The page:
Front-of-house engineer David Williams talks to SOS about why mixing with a DSP audio interface is worthwhile, despite the dangers of using a laptop on stage.
"It's a really exciting time for live sound, and I think that is one of the reasons why I have continued doing it rather than recording,” says David Williams, live sound engineer for progressive punk act La Dispute and other bands such as Title Fight, Deer Tick and O'Brother. "It's now feasible to use good microphones, plug-ins that emulate 1176 compressors and Neve gear, and do all kinds of crazy things to sound that, until recently, you could only do in a studio.”
David's original dream was to become a studio engineer and producer and, after working as an intern at 301 Studio in Brisbane, Australia, he began investing his hard-earned cash in some professional recording equipment. At the same time, he was taking on a little live-sound work at small venues, but became frustrated with the limitations imposed by the gear he was using. It wasn't long before he decided to bite the bullet and start taking some of his studio gear into the live environment, and he hasn't looked back since.
The most significant piece of studio gear that David uses live is the Universal Audio Apollo Firewire audio interface, which is a 1U hardware host for UAD plug-ins, remotely controlled by a software mixer called Console.
David's Apollo is the eight-in, eight-out quad-core model fitted with four DSP chips, and he runs it at 96kHz for shows.
"The Apollo was something that I bought for the studio but decided to take on the road,” says David. "It started with a band called O'Brother, from Atlanta, Georgia. The guy who mixed their last record used a ton of different delays and reverbs, and as I was preparing for that tour, I was wondering how to do all the changes. A delay cue is a simple tap-tempo change, but I wasn't sure I'd have time to set up all the reverbs for different instruments and song sections. It's not such a problem using digital boards because I can usually pre-program a file and load it onto the board as a preset, but the O'Brother tour was pretty small, so for the majority of it we'd be in venues with analogue consoles and hardware effect units like the Yamaha SPX 900, 990 or TC Electronic M-One.
"I had my Apollo sitting on my desk and thought that it might solve the problem, because I could pre-program it with three different drum and vocal reverbs and a delay, and fire them up at venues instead of having to dial them in every day on different units.”
Before taking the Apollo out live, David did a lot of research to determine whether or not it would be reliable enough. Ultimately, it boiled down to three determining factors: "Firstly, you get a consistent high-quality sound every night,” he explains. "Then a really big thing for me is its low latency. You are only dealing with 2ms internal delay, which is similar to what most digital consoles give you from A-D converting to processing, to spitting it back out into the analogue world. The third thing that really sold it to me is that, although it connects to my computer via a Firewire cable, the only thing its Console application does is check for the plug-in licences when you boot up, and load the plug-in routing and channel settings for the session. After that, if you don't need to control or change anything, you can literally rip the Firewire cable out mid-show and audio is still going to pass.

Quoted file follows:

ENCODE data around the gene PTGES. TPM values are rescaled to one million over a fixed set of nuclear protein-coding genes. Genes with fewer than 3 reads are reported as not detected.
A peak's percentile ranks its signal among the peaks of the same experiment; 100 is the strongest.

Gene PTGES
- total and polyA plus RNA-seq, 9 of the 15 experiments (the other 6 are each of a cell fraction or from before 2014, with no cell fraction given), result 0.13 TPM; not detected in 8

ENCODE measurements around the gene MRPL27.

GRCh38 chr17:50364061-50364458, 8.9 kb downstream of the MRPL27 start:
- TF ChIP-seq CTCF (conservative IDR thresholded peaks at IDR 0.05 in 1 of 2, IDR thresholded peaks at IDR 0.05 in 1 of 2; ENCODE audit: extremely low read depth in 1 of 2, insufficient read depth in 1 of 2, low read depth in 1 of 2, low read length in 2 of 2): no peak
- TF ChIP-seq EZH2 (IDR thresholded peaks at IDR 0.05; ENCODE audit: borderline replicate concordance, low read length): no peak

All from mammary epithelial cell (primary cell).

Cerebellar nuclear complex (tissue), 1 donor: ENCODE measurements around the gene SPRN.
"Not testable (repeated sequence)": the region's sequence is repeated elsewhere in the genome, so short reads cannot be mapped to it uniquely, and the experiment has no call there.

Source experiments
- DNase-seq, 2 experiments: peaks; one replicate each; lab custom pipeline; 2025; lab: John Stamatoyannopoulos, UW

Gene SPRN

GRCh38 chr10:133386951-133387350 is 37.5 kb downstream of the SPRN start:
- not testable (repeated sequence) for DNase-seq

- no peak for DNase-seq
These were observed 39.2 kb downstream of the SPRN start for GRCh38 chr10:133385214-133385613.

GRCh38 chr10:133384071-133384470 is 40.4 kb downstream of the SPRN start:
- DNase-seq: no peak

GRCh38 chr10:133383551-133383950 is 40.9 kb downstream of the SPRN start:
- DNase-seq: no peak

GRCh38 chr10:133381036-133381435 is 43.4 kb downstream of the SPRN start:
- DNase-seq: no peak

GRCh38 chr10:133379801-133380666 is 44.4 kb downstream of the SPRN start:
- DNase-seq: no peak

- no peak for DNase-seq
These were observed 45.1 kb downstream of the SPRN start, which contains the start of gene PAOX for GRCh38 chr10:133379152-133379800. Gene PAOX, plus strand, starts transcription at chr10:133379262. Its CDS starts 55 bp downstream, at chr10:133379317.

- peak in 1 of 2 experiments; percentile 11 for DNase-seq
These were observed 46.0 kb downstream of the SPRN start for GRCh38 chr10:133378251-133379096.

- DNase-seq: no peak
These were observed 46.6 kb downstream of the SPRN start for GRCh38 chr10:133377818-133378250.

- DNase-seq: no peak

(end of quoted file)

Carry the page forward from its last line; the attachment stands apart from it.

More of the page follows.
"You can do a similar thing with Waves MultiRack Native, but once it hits the A-D converters it goes into a MacBook at FOH for processing. That's not a situation I like, because if your computer goes down, a big part of your show is gone. So with the Apollo I have a dedicated unit that is doing the audio processing, and that's no different to having a digital reverb with an on-board DSP chip.”
At first, David had his Apollo routed into the FOH desk's effects return path, so that if the Apollo hardware ceased to work, the audio signals from stage would still pass through the FOH desk. Nevertheless, eventually he was tempted to try it on the desk's inserts, as this allowed him to use the high-quality UAD plug-in processors instead of the venue's equipment.
"I was trained on SSL G- and K-series consoles and old Neve boards with 1084 EQs, and all of that had a big impact on the way I think about mixing,” explains David. "A compressor isn't just something to control dynamics, for example. They've all got their own tone, and an LA3A is different to a Pultec. That's always in the back of my mind, no matter what I'm mixing.
"301 Studio had a Neve board, and so a standard chain for recording electric guitar was: guitar amp into a Neve 1084 EQ and then into a Urei LA3A compressor, and that gives you a great guitar sound. So I know the sort of tones I'm going to get with the gear I strap over it. So when I had a day job I put a lot of the money I earned into buying UAD plug-ins and Waves plug-ins that modelled the vintage gear that I'd learned to use. And using the Apollo enables me to use Neve, 1176 and Pultec plug-ins over channel strips. I just run the board EQ flat on those channels and do the EQ'ing with a Neve-type EQ or something similar.